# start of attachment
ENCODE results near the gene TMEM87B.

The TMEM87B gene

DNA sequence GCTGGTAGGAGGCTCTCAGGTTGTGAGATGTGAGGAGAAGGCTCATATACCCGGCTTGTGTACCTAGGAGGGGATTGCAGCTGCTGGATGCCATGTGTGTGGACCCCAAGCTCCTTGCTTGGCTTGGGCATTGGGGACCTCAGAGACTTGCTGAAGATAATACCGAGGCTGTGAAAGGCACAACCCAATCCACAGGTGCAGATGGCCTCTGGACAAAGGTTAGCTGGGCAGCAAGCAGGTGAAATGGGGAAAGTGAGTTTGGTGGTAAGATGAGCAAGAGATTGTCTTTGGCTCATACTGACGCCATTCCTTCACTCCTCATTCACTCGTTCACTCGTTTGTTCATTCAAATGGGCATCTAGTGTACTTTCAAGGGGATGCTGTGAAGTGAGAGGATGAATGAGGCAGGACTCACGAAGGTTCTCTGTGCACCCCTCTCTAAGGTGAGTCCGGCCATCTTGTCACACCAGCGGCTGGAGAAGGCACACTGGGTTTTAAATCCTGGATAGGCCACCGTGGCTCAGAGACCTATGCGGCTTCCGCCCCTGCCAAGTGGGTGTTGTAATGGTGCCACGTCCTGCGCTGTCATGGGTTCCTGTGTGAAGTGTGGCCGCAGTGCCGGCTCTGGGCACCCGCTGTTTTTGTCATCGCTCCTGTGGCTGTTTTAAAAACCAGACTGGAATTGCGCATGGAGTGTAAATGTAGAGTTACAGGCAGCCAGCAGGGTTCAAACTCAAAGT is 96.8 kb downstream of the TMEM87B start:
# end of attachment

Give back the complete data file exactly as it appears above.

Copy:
ENCODE results near the gene TMEM87B.

The TMEM87B gene

DNA sequence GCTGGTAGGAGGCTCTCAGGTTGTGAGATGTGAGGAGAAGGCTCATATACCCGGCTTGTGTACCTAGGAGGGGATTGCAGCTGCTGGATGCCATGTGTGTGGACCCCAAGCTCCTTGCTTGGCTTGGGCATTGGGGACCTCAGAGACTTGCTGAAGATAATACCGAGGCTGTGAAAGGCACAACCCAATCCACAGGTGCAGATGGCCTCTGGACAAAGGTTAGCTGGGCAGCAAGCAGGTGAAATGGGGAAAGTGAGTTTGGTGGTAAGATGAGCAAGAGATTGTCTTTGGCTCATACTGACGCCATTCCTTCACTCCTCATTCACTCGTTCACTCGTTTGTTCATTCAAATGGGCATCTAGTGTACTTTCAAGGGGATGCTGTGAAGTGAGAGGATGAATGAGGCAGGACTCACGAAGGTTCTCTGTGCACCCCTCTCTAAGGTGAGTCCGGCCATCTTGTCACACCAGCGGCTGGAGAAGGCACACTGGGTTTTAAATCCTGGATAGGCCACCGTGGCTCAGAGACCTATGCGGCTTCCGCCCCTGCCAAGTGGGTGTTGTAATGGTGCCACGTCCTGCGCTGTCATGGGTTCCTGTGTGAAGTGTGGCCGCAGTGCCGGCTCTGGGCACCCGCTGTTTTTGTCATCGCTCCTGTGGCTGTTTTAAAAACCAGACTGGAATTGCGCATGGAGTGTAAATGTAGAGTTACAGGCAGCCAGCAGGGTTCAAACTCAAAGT is 96.8 kb downstream of the TMEM87B start: